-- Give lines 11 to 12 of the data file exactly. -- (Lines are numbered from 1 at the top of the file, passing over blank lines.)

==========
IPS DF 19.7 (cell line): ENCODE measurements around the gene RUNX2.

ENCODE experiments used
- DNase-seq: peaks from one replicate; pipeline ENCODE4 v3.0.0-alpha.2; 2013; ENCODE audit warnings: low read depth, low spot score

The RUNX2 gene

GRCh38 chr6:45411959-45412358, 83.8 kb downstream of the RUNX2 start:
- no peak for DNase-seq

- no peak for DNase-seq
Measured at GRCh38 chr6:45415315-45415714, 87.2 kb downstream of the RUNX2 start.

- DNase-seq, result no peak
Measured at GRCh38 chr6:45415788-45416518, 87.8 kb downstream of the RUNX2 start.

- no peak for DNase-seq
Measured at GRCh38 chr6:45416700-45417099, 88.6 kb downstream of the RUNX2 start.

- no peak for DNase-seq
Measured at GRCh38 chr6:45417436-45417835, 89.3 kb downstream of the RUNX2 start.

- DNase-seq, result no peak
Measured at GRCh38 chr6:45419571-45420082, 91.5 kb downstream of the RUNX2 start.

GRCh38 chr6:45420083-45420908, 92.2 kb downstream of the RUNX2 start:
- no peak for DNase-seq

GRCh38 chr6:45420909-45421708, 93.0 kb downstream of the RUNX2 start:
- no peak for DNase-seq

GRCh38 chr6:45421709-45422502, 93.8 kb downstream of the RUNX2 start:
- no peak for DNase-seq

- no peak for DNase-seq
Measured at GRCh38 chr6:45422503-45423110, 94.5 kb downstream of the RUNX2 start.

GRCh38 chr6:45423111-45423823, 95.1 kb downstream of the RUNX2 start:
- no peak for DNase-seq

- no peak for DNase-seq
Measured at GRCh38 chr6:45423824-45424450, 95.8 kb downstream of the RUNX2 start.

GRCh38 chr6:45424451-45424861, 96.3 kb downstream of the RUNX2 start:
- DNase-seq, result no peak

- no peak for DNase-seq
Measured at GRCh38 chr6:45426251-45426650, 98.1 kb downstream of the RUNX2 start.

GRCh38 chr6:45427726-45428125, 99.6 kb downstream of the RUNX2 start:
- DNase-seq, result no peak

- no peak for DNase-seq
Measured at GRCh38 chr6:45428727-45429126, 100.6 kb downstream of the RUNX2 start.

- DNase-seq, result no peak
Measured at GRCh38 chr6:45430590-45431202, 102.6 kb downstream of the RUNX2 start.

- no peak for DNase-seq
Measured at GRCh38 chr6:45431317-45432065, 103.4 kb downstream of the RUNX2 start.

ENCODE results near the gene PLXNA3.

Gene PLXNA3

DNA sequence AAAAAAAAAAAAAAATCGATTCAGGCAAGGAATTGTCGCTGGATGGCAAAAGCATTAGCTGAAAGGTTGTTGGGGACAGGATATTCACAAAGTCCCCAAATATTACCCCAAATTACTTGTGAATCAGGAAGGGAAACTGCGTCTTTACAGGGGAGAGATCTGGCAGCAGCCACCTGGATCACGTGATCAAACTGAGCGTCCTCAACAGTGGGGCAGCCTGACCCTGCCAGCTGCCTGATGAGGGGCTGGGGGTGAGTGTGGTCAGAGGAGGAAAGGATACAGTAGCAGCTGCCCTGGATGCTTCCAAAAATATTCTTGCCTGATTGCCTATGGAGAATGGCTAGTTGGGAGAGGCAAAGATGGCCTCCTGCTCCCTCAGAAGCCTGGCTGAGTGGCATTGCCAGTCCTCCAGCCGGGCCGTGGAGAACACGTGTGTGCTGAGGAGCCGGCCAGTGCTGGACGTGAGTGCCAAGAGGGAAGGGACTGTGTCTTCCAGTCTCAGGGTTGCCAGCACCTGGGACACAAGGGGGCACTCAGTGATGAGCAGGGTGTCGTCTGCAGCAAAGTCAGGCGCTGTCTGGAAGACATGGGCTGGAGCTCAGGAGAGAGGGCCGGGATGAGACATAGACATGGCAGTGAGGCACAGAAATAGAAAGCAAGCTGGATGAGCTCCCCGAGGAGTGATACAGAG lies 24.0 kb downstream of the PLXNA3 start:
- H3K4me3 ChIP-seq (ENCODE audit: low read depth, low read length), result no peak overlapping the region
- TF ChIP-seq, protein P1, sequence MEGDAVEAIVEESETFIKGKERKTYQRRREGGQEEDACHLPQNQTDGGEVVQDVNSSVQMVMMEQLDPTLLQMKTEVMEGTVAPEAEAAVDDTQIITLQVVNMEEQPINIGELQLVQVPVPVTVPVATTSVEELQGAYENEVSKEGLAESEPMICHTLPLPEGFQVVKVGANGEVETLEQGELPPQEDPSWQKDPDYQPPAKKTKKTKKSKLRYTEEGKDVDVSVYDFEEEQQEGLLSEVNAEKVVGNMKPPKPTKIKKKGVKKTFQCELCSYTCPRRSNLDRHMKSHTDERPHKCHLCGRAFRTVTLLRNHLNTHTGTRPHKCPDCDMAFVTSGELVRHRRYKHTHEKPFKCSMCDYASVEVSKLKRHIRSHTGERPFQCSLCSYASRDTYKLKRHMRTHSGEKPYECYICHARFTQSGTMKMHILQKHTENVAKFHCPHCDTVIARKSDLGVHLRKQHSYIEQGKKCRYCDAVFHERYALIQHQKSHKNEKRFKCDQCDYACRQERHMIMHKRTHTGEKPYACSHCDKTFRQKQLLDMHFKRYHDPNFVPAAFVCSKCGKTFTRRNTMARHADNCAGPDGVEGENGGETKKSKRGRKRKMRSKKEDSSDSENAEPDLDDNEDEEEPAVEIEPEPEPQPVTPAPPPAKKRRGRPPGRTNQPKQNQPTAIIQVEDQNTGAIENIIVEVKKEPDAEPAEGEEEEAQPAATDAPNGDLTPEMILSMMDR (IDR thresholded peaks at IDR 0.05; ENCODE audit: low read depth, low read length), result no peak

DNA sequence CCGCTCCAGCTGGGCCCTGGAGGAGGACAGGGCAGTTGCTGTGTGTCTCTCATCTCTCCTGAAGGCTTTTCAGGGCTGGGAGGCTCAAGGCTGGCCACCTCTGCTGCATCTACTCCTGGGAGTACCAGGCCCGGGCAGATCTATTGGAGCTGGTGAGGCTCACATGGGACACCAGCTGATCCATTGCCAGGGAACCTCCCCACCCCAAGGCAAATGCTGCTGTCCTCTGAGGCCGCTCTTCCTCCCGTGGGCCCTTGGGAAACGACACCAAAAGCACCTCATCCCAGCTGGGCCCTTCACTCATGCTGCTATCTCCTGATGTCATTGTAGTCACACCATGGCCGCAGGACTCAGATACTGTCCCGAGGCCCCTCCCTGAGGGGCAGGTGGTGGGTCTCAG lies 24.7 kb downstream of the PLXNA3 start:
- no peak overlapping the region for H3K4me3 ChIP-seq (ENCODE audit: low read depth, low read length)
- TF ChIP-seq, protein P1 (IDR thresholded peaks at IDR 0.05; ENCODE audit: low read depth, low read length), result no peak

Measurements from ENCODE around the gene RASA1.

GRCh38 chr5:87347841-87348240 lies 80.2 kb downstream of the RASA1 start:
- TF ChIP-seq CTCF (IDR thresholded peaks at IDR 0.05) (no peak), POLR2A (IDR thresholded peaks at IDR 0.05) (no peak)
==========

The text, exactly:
- no peak for DNase-seq
Measured at GRCh38 chr6:45416700-45417099, 88.6 kb downstream of the RUNX2 start.